Florida Probate Court Laws of the Deceased

By Heather Frances J.D.

Generally, probate is the process of gathering a deceased person’s estate, paying his final debts and distributing the remaining assets to beneficiaries. Florida’s circuit courts oversee probate cases in accordance with Florida’s probate laws, found in Chapters 731 through 735 of the Florida statutes. These laws address who can inherit from a decedent, as well as how the inheritances are distributed.

Generally, probate is the process of gathering a deceased person’s estate, paying his final debts and distributing the remaining assets to beneficiaries. Florida’s circuit courts oversee probate cases in accordance with Florida’s probate laws, found in Chapters 731 through 735 of the Florida statutes. These laws address who can inherit from a decedent, as well as how the inheritances are distributed.

Wills

When a decedent has a will, it may be admitted to a Florida probate court to start the process of estate administration, unless the estate is so small that it does not require administration. Once the court determines the will is valid, it will likely appoint the executor – or personal representative – named in the will as the administrator of the decedent’s estate. The executor must follow Florida’s probate rules, including the requirements to file certain documents with the court.

Protect your loved ones by a legally binding will. Make a Will Online Now

Intestate Succession

If a decedent didn’t have a will, he is said to have died “intestate,” and probate procedures still apply to his estate. In such cases, courts oversee the distribution of the estate, as prescribed in Florida’s laws of intestate succession. These laws allow the decedent’s close family members to inherit his estate, starting with his spouse and children. For example, if the decedent had no children or had children only with his surviving spouse, his surviving spouse inherits his entire estate. If he had children from a prior relationship, his surviving spouse inherits half of his estate and the children inherit the other half.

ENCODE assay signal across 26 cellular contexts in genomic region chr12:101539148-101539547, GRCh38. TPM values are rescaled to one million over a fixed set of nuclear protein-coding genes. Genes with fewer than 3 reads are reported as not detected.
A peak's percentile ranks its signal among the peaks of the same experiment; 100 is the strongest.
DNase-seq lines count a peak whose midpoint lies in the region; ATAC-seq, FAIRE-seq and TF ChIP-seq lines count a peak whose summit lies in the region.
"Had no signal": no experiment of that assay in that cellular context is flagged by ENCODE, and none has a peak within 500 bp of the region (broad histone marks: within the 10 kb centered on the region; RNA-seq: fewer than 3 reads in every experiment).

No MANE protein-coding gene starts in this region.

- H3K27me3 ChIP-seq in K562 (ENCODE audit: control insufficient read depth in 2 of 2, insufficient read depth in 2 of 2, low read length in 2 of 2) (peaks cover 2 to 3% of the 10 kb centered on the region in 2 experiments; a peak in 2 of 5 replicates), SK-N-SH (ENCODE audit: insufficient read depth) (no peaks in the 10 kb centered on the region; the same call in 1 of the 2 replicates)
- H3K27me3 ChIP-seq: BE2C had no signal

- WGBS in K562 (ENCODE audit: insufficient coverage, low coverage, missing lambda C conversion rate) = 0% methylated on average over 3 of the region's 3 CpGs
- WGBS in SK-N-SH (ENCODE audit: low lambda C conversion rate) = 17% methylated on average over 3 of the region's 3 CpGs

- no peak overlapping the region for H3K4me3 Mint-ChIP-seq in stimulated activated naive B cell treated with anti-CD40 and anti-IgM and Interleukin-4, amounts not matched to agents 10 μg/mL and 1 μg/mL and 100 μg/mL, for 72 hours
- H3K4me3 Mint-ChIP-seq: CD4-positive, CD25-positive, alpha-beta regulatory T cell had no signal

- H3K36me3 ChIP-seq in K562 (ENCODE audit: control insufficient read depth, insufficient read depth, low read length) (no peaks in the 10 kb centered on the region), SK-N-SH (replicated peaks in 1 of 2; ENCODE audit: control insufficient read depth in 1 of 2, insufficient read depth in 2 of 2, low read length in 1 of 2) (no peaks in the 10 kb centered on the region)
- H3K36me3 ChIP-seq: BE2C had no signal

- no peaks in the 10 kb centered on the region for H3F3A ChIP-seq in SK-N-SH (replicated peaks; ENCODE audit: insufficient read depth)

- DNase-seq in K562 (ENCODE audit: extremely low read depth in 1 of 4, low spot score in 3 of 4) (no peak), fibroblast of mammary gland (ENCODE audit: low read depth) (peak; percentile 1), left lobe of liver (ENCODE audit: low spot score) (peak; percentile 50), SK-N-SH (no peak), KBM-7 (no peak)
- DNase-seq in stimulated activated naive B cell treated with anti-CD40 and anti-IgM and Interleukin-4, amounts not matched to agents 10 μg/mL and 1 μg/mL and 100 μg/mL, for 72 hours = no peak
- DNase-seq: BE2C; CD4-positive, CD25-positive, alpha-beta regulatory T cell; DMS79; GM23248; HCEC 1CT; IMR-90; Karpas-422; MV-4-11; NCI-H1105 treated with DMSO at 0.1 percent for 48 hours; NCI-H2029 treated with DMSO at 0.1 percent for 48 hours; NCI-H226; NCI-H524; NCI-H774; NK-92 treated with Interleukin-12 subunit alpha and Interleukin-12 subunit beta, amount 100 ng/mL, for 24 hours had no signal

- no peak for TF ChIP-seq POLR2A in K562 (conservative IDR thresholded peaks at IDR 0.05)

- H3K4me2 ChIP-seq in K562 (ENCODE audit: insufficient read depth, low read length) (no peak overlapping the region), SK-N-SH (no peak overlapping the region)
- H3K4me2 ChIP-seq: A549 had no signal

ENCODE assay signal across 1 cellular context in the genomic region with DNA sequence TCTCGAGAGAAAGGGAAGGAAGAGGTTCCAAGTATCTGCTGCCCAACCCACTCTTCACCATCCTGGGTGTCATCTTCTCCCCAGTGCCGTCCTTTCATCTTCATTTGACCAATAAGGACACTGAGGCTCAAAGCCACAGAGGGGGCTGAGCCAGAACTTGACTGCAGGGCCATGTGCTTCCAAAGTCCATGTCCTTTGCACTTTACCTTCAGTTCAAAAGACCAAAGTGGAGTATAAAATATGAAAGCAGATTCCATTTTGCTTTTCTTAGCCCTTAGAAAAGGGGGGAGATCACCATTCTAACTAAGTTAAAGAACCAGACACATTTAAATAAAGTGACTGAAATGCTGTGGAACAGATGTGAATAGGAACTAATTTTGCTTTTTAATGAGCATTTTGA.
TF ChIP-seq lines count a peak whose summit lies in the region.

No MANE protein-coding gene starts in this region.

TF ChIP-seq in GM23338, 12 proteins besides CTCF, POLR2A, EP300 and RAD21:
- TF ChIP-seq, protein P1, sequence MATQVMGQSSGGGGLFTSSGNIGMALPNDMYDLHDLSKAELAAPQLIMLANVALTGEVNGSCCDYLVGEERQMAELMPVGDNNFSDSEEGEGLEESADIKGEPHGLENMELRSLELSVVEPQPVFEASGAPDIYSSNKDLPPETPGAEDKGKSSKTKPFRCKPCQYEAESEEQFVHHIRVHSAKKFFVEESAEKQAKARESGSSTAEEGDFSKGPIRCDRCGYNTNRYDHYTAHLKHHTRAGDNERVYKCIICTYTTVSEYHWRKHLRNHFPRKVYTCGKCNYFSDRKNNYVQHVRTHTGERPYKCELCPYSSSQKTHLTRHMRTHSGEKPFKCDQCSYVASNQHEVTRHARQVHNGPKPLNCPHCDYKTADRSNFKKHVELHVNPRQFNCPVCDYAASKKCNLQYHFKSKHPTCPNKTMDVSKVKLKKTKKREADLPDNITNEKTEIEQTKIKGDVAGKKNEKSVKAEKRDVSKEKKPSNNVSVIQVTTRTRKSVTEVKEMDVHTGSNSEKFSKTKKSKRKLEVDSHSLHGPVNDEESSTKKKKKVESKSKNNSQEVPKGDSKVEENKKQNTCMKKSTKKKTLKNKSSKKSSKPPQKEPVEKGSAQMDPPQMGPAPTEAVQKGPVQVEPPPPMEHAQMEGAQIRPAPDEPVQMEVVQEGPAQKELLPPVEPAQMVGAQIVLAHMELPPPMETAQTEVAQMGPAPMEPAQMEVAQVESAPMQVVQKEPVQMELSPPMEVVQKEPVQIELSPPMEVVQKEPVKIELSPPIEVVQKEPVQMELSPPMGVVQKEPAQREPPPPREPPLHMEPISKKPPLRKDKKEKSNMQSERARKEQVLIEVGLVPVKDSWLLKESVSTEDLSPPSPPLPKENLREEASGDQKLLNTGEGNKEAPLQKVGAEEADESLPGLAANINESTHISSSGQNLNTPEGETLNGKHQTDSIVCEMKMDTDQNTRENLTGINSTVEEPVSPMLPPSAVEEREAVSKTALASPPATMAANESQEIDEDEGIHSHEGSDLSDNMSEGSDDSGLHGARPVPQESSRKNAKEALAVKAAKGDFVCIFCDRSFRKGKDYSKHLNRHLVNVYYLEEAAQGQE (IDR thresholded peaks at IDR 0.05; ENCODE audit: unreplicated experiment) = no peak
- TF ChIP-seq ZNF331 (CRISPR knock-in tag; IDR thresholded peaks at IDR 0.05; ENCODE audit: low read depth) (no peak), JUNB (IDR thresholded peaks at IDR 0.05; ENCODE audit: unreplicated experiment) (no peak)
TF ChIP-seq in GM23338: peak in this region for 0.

Valuing Assets

Many decedents have debts when they die, and creditors are entitled to payment from the decedent’s estate. Probate cases include a three-month waiting period during which creditors must file their claims against the estate, or the claim is forfeited. Typically, the executor pays the creditors’ claims out of the assets in the estate, and sometimes the executor must appraise and sell some assets. Appraisals may also be necessary if the estate’s value is to be split between beneficiaries.

Family Allowance

Probate can take several months or more to complete, and the decedent’s spouse and children may need money to live on in the meantime, so Florida law provides a family allowance that is available if the decedent lived in Florida when he died. The family allowance provides money to the surviving spouse or children to pay their expenses until the probate case is complete and assets are distributed. The family allowance cannot exceed $18,000, which is payable in a lump sum or in installments.

Protect your loved ones by a legally binding will. Make a Will Online Now
What Is a Family Allowance Under Florida Probate Law?

References

Related articles

How to Claim the Rights of a Spouse to Inherit in New Hampshire

Whether there is a will or not determines how a spouse can claim an inheritance in New Hampshire. If a will exists, it dictates the distribution of the decedent’s estate, and it may or may not include a distribution to the spouse. A will allows the drafter himself to determine the beneficiaries of his estate. If no will exists, New Hampshire law dictates who receives the decedent’s estate, through what is called intestate succession.

North Carolina's Inheritance Law

When a person dies with a valid will in North Carolina, his property will pass to the beneficiaries he named in his will. A valid will is one in which the maker is at least 18 years old and mentally competent, and the will was properly signed in the presence of witnesses. Without a valid will, a person's estate passes to his surviving relatives in accordance with North Carolina's intestate succession laws.

Estate Administrator Duties

When a person dies, his estate will likely go through the probate process, whether or not he left a will. During probate, the estate will be collected, debts paid and remaining assets distributed to beneficiaries. The person assigned the duty of managing the estate through this process is called an administrator or executor. Since state statutes govern estate administration, the administrator must follow state law regarding procedures and time frames.

LegalZoom. Legal help is here. Start Here. Wills. Trusts. Attorney help.

Related articles

What Is the Ohio Code Mandating Probating of Wills?

Ohio’s probate process is mainly governed by Chapter 2113 of Ohio Revised Code, with other pertinent sections ...

Probate Laws for Dying Without a Will in Minnesota

Even when people don’t write a will that dictates how they want their assets distributed when they die, most do ...

What Happens When Someone Dies Without a Will in Nebraska?

If someone dies with a valid will, the will leaves instructions about who should manage his estate and who should ...

Michigan Death Estate Settlement Procedures

When someone dies, her estate must be settled. The settlement process includes following the terms of the will, paying ...

Browse by category